AT the end of October, Madrid made an announcement of a radical change in the policy that has seen Spain’s coast become saturated in concrete.
Since the 1960s – when international tourism in Spain gained huge popularity – hotels, apartment blocks and homes went up at an alarming rate to satisfy the demand of the millions of visitors who come to the country each year.
Coastal construction has not slowed in the intervening 40 years with 260,000 hectares of littoral replaced by bricks, mortar and glass between 2000 and 2005, according to figures released by government think tank the Observatory for Sustainability in Spain.
In its manifesto for change – called the Strategy for Coastal Sustainability – the government wants to rid 800 kilometres of coast of constructions illegally erected after the Coast Law of 1988.
This means thousands of homes, hotels, plastic greenhouses and even swimming pools built on Spain’s sands and 100 metres inland face demolition.
At the moment, this move is nothing more than a statement of intent, as the government needs the support of town halls and authorities in Spain’s coastal regions to push the measure through – something that is easier said than done when you consider the nature of politics in Spain.
Traditionally, the opposition opposes everything the government says and does. Today, the socialists are in charge and the conservatives are in the shadows. However, the conservatives run many of the town halls, whose backing Madrid needs for this to be a success.

Below are just some of the plans the government has for Andalucía if its sustainability scheme comes to fruition.

Cádiz is the only province in Spain to have two different seas blessing its golden shores – the Atlantic Ocean and the Mediterranean Sea.
It is also the only province in Spain to have a satellite permanently fixed upon it in the look out for modern day pirates, who trawl its waters looking for sunken treasure.
For many years, the beaches of Cádiz were – relatively – free from the rampant model of construction witnessed further east in Málaga, Granada and Almería.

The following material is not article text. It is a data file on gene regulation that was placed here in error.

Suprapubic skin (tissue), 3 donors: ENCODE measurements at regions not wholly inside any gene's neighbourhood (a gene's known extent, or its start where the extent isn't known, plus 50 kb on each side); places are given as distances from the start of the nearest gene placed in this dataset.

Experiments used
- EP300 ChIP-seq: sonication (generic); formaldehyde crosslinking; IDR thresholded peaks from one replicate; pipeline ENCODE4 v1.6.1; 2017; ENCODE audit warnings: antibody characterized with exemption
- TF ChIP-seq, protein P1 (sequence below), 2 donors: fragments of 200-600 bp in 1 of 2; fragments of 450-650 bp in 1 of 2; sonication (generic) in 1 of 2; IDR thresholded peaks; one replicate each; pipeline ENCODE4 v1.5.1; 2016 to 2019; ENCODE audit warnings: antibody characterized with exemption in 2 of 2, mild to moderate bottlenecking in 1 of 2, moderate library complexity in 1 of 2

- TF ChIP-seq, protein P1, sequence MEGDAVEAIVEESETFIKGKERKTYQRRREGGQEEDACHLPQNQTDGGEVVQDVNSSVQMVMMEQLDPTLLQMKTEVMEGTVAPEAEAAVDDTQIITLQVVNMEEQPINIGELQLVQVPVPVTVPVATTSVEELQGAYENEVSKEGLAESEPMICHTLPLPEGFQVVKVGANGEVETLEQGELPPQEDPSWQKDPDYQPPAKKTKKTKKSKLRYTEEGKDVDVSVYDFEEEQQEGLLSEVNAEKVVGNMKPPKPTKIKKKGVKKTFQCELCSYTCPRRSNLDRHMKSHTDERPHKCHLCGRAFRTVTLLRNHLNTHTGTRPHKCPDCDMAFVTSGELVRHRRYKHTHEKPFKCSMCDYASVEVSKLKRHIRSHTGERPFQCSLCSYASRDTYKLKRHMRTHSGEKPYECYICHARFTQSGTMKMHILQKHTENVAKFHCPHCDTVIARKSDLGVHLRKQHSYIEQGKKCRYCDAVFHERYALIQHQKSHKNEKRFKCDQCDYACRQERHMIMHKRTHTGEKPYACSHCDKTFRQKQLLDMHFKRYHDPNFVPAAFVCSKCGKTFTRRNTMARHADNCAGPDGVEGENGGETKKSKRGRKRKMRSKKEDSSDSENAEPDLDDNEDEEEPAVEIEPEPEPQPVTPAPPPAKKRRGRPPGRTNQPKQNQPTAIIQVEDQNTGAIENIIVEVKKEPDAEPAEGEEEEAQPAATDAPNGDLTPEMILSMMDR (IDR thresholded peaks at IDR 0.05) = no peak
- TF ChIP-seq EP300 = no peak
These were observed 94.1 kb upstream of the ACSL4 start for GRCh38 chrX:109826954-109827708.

Today, however, many parts of its coastline are a “carbon copy of Marbella” (see below).
Little under 32 per cent of its 272-kilometre stretch of coastline is built up. The government fears this figure would be higher were it not for the fact the province has nine areas of its coastline protected.
But still, in the words of the province’s environment chief, “the situation is so out of control that the very survival of Cadiz’s coast is under threat from irreversible destruction.”
For out of control, you maybe could read Chiclana. Construction in the town has been under the judicial microscope for a number of years as the construction of 40,000 new homes has been suspended. As one environmentalist claimed: “Chiclana is a true disaster. There are around 25,000 illegal homes in the municipality, many of which do not have electricity or an adequate sewage system.”
On a smaller scale, constructions in Vejer de la Frontera and Conil also face demolition.
Andalucia and the Strategy for Coastal Sustainability
The Costa del Sol is a 200-kilometre stretch of concrete and glass. In describing the coast of Málaga, the government could not have been more damning.
And the figures back Madrid up. Almost 51 per cent of the first kilometre inland is built up while in some parts of the coast, famous for cheap package holidays, construction kisses the water of the Mediterranean – a sea that is predicted to rise by as much as half a metre by the end of this century.
There are more than 1,000 chiringuitos, beach restaurants famous for fried, fresh fish, on the sands of the province’s beaches. These will have to come down under the government’s plan.
As will the luxury villa of Hollywood actor Antonio Banderas, which was allegedly built upon public land in Marbella.
Also in this glitziest of towns, 240 homes in the Banana Beach complex (some of which are still being offered for sale on the Internet) will be demolished.
All in all, the 26 kilometres of littoral in Marbella have been “maltreated,” making it “almost impossible” for the government to rectify the instability of the sands.
The Costa del Sol’s litany of construction crimes continues in Manilva, where beach front campsites have either been closed down or they are in the process of being. Here, this small town of 11,000 has doubled its population since 2002.